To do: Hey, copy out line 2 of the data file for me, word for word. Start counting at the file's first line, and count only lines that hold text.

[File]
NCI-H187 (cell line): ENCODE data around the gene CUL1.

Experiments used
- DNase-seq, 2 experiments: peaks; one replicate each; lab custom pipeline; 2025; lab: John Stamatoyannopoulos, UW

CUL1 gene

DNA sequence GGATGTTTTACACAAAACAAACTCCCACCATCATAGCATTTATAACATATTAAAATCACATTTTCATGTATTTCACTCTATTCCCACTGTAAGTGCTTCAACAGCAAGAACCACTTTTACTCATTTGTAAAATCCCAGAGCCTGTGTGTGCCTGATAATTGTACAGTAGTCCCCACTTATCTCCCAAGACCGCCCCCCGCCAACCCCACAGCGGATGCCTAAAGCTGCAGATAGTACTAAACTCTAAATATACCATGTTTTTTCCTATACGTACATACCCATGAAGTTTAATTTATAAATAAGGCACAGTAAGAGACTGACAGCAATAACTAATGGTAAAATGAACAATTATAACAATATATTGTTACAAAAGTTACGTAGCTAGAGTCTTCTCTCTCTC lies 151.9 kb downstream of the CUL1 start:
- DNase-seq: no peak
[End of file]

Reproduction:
Experiments used